Debit & Credit Cards – characteristics

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If you are over 18, you may qualify for a credit card. Your bank as the card issuer will carry out a credit scoring exercise to assess whether you are eligible for such a card.

If you are under 18, you may qualify for a credit card if you are an additional cardholder. For example a member of your family (your mum or dad) may have a credit card in their own name and the bank issues a card to you as an additional or ‘supplementary’ card holder. However, the main cardholder remains liable for all amounts owing, including any losses from a supplementary cardholder’s negligence.

A credit card is different from a debit card. This means that it does not remove money from the user’s account after every transaction. Unlike repayment on a traditional loan such as a car loan, credit cards do not allow you to spread the amount you owe for a fixed period of time. Instead, you are required to make a minimum monthly payment, which is the smallest amount you can pay and still meet your cardholder agreement, that is the terms you agree to when signing up for the card. The minimum payment is usually between two (2%) and nine (9%) per cent of your outstanding balance. Unfortunately, by paying only the minimum each month instead of paying off your entire balance, your debt will continue to grow

  • Do I need a credit card?
  • Will I be able to afford it?
  • Will I be able to meet the monthly payments?
  • If I decide to apply for a credit card what should I look for?
  • What are the charges applicable on the card that I am aiming to choose? What is the relative APR – APR stands for Annual Percentage Rate of Charge. It is used to compare different credit and loan offers.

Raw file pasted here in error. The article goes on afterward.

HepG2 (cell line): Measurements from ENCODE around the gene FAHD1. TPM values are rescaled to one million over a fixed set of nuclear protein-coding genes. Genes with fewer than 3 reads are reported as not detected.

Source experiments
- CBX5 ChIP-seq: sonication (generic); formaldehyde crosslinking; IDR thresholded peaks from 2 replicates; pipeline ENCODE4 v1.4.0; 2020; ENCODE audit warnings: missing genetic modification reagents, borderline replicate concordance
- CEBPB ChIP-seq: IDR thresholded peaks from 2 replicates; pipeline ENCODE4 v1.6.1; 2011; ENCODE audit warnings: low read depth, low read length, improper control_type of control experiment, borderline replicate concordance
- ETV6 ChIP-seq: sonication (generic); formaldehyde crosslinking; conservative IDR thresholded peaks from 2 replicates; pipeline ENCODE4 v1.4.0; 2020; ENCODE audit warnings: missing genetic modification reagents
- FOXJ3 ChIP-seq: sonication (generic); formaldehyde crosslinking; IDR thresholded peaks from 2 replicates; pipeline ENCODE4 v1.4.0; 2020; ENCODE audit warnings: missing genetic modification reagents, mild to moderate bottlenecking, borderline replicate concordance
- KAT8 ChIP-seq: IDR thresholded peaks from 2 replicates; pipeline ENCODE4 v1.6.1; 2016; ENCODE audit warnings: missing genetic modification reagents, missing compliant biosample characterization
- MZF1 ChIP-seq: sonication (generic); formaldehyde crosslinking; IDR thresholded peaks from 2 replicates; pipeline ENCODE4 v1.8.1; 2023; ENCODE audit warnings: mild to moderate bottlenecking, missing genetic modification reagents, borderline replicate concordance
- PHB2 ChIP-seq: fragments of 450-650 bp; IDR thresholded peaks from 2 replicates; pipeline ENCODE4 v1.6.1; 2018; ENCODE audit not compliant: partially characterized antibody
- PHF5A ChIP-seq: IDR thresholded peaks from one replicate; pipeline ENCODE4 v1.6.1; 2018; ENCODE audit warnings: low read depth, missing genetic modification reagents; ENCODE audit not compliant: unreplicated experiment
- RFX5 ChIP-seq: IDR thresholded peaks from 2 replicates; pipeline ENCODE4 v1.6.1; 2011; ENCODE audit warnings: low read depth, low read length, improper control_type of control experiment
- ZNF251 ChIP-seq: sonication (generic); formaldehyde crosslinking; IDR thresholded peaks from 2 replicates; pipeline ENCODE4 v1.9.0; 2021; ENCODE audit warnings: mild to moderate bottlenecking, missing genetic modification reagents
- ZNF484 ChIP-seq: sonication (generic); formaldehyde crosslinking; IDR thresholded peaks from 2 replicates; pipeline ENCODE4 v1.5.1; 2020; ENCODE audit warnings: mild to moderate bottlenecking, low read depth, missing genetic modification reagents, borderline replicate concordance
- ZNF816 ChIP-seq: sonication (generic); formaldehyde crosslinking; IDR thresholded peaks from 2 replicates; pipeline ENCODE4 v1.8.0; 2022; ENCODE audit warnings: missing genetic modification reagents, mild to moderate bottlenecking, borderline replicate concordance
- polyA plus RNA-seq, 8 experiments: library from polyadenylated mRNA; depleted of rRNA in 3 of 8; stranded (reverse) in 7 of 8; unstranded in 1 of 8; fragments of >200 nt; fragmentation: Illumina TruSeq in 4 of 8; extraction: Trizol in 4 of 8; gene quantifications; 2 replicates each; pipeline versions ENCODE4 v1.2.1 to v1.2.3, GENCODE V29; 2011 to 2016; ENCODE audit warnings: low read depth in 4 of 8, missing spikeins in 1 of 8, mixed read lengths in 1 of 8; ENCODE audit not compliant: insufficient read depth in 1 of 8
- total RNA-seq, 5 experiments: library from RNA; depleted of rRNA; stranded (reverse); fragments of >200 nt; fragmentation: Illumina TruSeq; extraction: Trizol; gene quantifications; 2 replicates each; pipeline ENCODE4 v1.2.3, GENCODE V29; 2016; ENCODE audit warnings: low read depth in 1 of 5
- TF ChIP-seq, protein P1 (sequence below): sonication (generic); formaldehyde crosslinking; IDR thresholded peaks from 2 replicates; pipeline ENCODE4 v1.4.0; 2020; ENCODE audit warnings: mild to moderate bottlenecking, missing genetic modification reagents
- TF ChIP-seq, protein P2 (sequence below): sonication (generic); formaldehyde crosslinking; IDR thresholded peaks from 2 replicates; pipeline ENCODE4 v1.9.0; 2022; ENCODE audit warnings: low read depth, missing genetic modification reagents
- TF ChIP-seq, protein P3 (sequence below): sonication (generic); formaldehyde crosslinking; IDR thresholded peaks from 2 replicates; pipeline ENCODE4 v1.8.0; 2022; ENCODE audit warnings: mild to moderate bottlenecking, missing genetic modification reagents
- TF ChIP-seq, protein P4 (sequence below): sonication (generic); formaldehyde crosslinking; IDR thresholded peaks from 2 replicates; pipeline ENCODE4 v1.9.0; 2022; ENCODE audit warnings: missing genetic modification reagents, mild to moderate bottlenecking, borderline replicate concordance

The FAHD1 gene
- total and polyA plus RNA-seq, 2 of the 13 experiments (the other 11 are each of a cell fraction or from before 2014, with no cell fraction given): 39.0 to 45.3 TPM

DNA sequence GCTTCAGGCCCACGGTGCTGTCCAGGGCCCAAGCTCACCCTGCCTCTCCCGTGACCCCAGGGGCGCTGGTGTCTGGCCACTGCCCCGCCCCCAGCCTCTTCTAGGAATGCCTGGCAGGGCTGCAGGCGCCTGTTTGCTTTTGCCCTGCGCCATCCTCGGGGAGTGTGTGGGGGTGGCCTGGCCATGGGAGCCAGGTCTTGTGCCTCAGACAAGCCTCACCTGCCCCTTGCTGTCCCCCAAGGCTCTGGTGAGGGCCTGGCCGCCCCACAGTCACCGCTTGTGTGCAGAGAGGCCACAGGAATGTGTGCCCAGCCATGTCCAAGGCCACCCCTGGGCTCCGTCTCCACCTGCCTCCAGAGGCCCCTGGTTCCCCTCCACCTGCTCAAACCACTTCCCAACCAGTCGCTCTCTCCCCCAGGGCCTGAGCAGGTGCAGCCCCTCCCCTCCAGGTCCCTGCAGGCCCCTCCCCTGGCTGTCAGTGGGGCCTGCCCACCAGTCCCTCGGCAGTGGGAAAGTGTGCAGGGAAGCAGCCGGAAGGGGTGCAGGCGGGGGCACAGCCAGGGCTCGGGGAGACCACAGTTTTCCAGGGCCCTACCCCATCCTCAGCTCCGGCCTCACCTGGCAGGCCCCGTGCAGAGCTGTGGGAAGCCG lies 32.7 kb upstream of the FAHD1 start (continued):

• What is the annual fee?
  • Any interest free periods?

As a student/young adult, you will have to decide for yourself if you can handle the responsibility of a credit card. Credit cards are easy to get but not so easy to manage, especially if you end up with a high unpaid balance on which interest is accruing, and no payments are being made. Knowing when to make use of credit is the difference between purchasing what you need and paying for it or finding yourself in a situation of unbearable debt. The following are acceptable reasons to make use of credit –

  • Purchase of items which will result into cost reduction
  • Purchase of a necessity

Like loans, credit cards can enable you to build a positive credit history. This can enhance your ability to seek a future personal loan or a home loan. Of course, there are other advantages to having a credit card including:

  • Cash availability in the case of an emergency
  • A good substitute for cash
  • Automatic record keeping and reconciliation through payment chits and statements viewable through internet banking
  • Online shopping
  • Combining many purchases into one payment

Credit cards can be helpful in emergencies of if you are able to pay off the balance each month, but be wary! Credit cards can also get you into trouble! As already indicated, they may be easy to get but not so easy to manage. Also caution should be exercised in view of –

  • Impulsive spending increases
  • Temptation to overspend
  • Purchases of non-essential items
  • Misuse of the card which can lead to problems with your bank tarnishing your credit history

Although it may seem good to see that you have only a small amount to pay each month, in the long run should you continue to pay the minimum payment only, you will never be able to extinguish the balance due. If you keep paying the minimum payment it might give you the feeling that you are on the top of your bills and taking care of your responsibilities.